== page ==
AI PCs are the next big thing and here’s what Intel is doing to make it mainstream - All details

AI has been the buzzword on everyone’s lips for the last few years, ever since generative AI took off with the launch of ChatGPT. Over time, generative AI models have matured and are now much more capable, but a trend we’ve been noticing lately is local compute. Because data is precious, and no one wants to share it with big corporations to train their models. 

Therefore, having powerful hardware to run these models and AI features natively is the need of the hour. Consider Apple Intelligence—it only runs on the iPhone 15 Pro and Mac/iPads with M series chipsets. Similarly, only the Pixel 8 Pro from Google gets the top-end Gemini features. With this context in mind, it’s manufacturers like Intel who are bridging the gap in the personal computing space on the other end of the spectrum.

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Think about it—having AI features on smartphones is exciting, but it is still a niche. To reach a wider user base, it is only possible through enterprise-grade use cases. The real benefits of AI will only be realised when a large segment of the working population uses it daily. And this will only happen when capable hardware becomes accessible to them. This is where brands like Intel come in—making competent hardware accessible, and enabling “on-device” AI compute.


What Are AI PCs, and How Can They Make Compute Accessible?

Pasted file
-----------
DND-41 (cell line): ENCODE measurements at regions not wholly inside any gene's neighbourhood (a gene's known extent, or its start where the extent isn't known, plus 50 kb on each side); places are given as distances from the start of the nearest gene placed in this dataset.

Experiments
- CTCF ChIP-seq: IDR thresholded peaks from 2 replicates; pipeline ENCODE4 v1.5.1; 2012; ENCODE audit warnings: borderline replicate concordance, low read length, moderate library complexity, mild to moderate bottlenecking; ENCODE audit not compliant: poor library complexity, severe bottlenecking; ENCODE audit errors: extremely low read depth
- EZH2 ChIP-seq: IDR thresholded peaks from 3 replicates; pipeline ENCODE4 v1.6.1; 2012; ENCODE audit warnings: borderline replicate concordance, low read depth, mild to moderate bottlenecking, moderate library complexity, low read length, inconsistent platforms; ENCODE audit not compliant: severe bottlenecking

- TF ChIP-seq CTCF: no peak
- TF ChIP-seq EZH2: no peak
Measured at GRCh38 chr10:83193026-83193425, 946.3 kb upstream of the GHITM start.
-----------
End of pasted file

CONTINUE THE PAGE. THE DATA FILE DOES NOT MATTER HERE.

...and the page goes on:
It’s simple, really. We’ve grown up hearing about CPUs (central processing units) and GPUs (graphics processing units), but now there’s a third component that has recently made its way into chipsets: the NPU, short for Neural Processing Unit. This ensures that machine learning and light AI tasks are handled locally on the system instead of first sending the data to online servers. We have increasingly seen how NPUs can power local features on smartphones. Now, with a renewed focus on PCs, we will gradually see on-device AI features more commonly on AI PCs by brands like Intel.

At the recently concluded Computex in Taipei, we saw how chipmakers are working towards building efficient processors to handle increased workloads in data centres worldwide. Intel, in particular, launched the Xeon 6 processors, which enable much higher performance per watt. In the long term, this will make compute cheaper. For consumers, the Lunar Lake chipsets also focus on better efficiency. These new Lunar Lake chipsets feature the fourth generation Intel NPU, offering 48 tera-operations per second and up to four times the AI compute found in the previous generation.

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AI-enabled PCs Can Change the Way Enterprises Work

According to Statista, Windows PCs still hold over 72.17% of the market share in desktop PCs. This alone highlights the importance of local computers for the PC market. Windows PCs are ubiquitous—they’re given to new employees in corporate settings, found in offices, libraries, and many other places. This is where enhanced AI computing will be beneficial.

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Moreover, it’s not just about hardware. Collaboration with developers is equally important. Because unless you build the use cases for the hardware you have, what’s the use, really? Here too, brands like Intel are working with developers to bring various features and experiences to AI PCs.

It’s about solving simple tasks that can consume hours for a worker—summarising emails, removing annoying objects from photos, helping with writing emails, filtering through data—these tasks take hours. But with local compute and easy-to-access software features, this can eventually make the workforce more efficient with their time and, of course, achieve the infamous work-life balance that everyone craves.